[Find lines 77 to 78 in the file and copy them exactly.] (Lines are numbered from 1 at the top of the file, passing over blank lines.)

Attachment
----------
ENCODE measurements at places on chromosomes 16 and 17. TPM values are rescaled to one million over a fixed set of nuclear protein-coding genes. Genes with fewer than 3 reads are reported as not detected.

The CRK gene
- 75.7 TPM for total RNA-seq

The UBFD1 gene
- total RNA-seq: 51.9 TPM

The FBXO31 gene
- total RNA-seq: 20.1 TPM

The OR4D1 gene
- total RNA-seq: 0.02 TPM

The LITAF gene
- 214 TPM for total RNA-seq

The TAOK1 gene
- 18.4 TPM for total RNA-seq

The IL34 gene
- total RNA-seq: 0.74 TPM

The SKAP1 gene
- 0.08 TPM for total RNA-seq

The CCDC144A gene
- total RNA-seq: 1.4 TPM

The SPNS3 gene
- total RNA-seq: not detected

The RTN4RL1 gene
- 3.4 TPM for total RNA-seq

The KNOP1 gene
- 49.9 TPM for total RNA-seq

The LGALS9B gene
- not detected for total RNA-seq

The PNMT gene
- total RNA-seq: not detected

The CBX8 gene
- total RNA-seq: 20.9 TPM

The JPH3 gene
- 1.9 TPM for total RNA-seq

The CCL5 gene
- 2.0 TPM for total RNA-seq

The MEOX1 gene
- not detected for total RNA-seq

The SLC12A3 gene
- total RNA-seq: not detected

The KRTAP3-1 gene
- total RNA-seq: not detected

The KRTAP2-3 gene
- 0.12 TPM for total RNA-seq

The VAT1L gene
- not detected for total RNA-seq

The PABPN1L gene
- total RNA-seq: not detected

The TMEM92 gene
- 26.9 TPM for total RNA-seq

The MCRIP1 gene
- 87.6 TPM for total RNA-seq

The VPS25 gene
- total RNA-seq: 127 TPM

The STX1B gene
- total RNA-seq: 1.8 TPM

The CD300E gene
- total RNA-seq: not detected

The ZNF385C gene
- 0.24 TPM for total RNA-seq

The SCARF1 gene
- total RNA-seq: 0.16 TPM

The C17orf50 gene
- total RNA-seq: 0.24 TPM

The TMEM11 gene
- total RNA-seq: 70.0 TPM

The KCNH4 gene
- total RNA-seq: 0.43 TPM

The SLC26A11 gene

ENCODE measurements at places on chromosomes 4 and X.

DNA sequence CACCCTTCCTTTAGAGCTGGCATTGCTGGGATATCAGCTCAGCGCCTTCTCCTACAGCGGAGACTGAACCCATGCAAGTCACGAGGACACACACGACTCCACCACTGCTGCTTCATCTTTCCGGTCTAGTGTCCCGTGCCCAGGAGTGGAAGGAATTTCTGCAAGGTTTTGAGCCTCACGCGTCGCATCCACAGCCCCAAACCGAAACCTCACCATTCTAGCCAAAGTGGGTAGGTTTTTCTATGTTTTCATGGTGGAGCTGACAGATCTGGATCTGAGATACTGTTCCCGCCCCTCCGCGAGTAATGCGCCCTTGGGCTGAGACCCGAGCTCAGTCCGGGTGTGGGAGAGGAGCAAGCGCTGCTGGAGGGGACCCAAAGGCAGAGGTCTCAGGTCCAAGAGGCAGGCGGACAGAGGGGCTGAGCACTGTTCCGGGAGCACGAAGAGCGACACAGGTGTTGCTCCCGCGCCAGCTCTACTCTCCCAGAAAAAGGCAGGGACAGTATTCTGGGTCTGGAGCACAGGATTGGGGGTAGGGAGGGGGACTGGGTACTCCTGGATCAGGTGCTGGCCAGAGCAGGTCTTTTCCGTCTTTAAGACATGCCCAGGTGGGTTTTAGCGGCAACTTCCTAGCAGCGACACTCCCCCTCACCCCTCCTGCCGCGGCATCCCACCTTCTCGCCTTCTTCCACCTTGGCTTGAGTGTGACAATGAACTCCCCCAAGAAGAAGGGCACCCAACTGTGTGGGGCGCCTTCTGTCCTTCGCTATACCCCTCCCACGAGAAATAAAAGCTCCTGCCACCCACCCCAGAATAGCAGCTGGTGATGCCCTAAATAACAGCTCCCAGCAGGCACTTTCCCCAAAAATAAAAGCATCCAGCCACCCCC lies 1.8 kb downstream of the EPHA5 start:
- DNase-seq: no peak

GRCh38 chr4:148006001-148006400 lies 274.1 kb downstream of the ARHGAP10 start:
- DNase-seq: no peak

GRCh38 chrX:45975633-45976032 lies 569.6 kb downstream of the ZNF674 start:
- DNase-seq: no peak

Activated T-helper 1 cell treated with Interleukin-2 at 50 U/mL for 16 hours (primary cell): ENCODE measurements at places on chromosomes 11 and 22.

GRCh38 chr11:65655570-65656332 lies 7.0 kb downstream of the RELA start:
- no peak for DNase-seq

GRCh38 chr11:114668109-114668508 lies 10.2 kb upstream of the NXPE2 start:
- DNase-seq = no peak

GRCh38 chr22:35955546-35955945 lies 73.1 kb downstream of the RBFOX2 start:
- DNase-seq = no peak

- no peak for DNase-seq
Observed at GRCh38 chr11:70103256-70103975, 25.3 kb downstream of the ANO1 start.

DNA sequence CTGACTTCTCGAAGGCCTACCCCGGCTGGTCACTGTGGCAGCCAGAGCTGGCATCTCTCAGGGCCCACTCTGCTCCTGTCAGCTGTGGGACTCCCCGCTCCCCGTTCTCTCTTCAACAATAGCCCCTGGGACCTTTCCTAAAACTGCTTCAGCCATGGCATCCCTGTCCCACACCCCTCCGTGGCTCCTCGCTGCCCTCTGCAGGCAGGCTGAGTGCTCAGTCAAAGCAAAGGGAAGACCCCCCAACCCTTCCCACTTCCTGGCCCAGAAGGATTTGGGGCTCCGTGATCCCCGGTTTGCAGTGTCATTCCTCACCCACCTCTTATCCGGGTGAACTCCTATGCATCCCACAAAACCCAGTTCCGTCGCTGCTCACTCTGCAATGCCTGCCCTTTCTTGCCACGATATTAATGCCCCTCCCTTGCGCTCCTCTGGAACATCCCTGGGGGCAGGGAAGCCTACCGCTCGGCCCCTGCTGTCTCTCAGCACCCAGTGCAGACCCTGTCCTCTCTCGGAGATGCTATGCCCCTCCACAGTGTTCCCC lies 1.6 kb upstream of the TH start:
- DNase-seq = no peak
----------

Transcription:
GRCh38 chr11:65655570-65656332 lies 7.0 kb downstream of the RELA start:
- no peak for DNase-seq